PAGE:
Custom instruments drive major breakthroughs

Custom GC helps UCL researchers explore new frontiers in chemical engineering

The need to improve the environmental credentials of the processes used to make commodity chemicals and fuels, and the desire to make use of waste industrial gases such as CO2, is driving a whole new field of research into novel chemical processes. Foremost amongst the institutions following this path is the Centre for Nature-Inspired Engineering (CNIE) at University College London (UCL). 

 

Since 2018, Dr Han Wu has been Research Lab Manager not only for CNIE, but also for the entire department, overseeing the acquisition and maintenance of a wide range of analytical instrumentation, including more than ten gas chromatography (GC) and high-performance liquid chromatography (HPLC) instruments that are crucial to many research projects. This gives her a unique perspective on how the capabilities of the instrumentation are linked to the success of the research.

Dr Wu commented: “When I first started as a member of the technical staff at UCL in 2013, there was a common viewpoint in academia that there was no major difference between GC suppliers. But once I started to get into discussions with the vendors, I came to realize that there’s a huge difference in their way of supporting their customers – and for me that is a big highlight of working with Shimadzu”.

Dr Nidhi Kapil has been using the custom on-line GC–FID/TCD to study the catalyst-mediated oxidation of propylene to the commodity chemical propylene oxide. The aim is to develop more sustainable routes than the current chlorohydrin and hydroperoxide processes, which generate a lot of waste chemicals.

“I’ve worked on the project since it started – not only refining the reaction and optimizing the catalyst, but designing the reactor too. I started out using nanoparticle catalysts, and then proceeded to the meso and macro scales by taking advantage of zeolite supports”.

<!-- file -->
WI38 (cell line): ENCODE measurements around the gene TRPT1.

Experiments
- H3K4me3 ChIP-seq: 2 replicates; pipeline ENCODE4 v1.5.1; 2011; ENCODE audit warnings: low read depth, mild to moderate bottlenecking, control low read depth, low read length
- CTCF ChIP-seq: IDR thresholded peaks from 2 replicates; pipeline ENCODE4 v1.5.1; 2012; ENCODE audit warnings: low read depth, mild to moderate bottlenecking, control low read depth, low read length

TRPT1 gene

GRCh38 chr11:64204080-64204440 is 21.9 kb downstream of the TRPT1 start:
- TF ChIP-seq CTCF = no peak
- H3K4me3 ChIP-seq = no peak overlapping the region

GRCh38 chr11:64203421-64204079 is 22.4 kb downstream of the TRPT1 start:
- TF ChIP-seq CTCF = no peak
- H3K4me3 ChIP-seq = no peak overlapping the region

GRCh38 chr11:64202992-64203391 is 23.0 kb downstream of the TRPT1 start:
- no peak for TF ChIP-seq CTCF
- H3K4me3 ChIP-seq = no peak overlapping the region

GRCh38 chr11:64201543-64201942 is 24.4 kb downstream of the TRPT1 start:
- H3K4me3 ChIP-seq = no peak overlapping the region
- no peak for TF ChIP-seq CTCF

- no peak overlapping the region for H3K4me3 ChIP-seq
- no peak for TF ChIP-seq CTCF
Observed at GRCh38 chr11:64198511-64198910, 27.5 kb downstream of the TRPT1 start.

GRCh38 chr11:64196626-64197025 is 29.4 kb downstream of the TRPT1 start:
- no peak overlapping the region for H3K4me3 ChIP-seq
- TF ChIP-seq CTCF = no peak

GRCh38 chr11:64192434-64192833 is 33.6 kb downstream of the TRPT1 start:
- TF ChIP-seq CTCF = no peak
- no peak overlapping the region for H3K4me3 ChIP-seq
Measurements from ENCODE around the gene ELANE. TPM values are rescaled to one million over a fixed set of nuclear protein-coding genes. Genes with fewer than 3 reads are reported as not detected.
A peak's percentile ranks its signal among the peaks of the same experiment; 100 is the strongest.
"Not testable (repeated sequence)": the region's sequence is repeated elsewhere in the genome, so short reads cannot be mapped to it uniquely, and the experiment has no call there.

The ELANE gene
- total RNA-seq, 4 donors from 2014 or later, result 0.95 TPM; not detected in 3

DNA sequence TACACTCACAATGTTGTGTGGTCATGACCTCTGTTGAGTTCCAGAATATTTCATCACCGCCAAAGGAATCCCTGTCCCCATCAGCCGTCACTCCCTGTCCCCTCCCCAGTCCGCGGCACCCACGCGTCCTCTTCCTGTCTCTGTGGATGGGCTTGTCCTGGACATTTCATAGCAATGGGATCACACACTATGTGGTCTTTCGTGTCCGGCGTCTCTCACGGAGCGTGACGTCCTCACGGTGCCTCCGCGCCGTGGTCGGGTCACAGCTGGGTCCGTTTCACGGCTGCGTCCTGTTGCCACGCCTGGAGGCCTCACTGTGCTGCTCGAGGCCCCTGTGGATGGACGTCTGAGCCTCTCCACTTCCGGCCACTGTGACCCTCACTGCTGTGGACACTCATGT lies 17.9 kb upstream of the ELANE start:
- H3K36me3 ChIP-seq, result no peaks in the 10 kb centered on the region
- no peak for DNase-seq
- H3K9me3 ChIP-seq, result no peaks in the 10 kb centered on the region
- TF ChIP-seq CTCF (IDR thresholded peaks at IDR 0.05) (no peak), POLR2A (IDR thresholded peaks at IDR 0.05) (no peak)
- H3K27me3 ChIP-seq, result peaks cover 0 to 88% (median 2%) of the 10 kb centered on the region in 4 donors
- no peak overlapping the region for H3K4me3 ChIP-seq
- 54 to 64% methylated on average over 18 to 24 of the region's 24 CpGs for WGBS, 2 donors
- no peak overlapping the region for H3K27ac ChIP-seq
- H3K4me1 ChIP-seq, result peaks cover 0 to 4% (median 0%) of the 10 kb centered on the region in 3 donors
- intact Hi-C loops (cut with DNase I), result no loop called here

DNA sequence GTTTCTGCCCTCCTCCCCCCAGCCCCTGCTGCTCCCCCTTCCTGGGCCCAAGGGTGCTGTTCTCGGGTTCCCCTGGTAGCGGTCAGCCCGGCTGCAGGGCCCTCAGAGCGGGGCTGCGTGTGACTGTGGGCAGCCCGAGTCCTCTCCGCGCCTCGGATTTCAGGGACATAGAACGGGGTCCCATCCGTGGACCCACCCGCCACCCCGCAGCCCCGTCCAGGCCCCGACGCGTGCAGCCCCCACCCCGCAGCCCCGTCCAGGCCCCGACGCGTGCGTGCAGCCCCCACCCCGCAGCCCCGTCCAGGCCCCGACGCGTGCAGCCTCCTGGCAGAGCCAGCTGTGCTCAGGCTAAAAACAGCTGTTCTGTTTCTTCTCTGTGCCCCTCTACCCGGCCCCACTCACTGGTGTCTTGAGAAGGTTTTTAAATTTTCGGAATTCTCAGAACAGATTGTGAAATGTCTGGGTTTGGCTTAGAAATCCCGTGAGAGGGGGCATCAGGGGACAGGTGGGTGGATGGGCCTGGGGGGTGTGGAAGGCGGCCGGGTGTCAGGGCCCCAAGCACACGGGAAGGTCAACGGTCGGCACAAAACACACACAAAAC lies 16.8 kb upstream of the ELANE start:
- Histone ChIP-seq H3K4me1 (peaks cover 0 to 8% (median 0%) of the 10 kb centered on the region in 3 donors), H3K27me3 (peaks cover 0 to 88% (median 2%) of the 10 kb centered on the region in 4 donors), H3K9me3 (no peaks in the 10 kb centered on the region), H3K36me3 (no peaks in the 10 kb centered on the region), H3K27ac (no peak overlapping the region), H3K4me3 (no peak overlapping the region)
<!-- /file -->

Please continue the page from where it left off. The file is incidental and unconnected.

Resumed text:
Dr Kapil commented: “To start with, we ran the system for about 4 hours, but ultimately we were able to leave it going for up to 30 days, taking measurements every 40 minutes or so. Its reproducibility meant that we could monitor the performance of the catalyst over longer periods, and the networked GC meant that I could monitor the system – even when I was away for four days at a conference in the USA!”.

 

 

 

Further Reading 

For more information about Dr Kapil’s work on catalysts for propylene oxidation, please see:

  •  N. Kapil, F. Cardinale, T. Weissenberger, P. Trogadas, T.A. Nijhuis, M.M. Nigra and M.-O. Coppens, Gold nanoparticles with tailored size through ligand modification for catalytic applications, Chemical Communications, 2021, 57: 10775–10778, http://doi.org/10.1039/d1cc04165g.
  •  T. Weissenberger, N. Kapil, P. Trogadas and M.-O. Coppens, One-pot synthesis of hierarchical, micro-macroporous zeolites with encapsulated metal particles as sinter-resistant, bifunctional catalysts, ChemCatChem, 2022, e202200268, http://doi.org/10.1002/cctc.202200268.
  •  N. Kapil, T. Weissenberger, F. Cardinale, P. Trogadas, T.A. Nijhuis, M.M. Nigra and M.-O. Coppens, Precisely engineered supported gold clusters as a stable catalyst for propylene epoxidation, Angewandte Chemie, International Edition, 2021, 60: 18185–18193, http://doi.org/10.1002/anie.202104952.
 

If you’d like to read more about the work at UCL using Shimadzu’s GC systems, then please see:

  •  J. Xie, R. Jin, A. Li, Y. Bi, Q. Ruan, Y. Deng, Y. Zhang, S. Yao,, G. Sankar, D. Ma and J. Tang, Highly selective oxidation of methane to methanol at ambient conditions by titanium dioxide-supported iron species, Nature Catalysis, 2018, 1: 889–896, http://doi.org/10.1038/s41929-018-0170-x
  •  R. Xu, L. Kang, J. Knossalla, J. Mielby, Q. Wang, B. Wang, J. Feng, G. He, Y. Qin, J. Xie, A.-C. Swertz, Q. He, S. Kegnæs, D.J.L. Brett, F. Schüth and F.R. Wang, Nanoporous carbon: Liquid-free synthesis and geometry-dependent catalytic performance, ACS Nano, 2019, 13: 2463–2472, http://10.1021/acsnano.8b09399.
  •   Q. Wang, X. Guan, L. Kang, B. Wang, L. Sheng and F.R. Wang, Polyphenylene as an active support for Ru-catalyzed hydrogenolysis of 5‑hydroxymethylfurfural, ACS Applied Materials & Interfaces, 2020, 12: 53712−53718, https://doi.org/10.1021/acsami.0c11888. 

 

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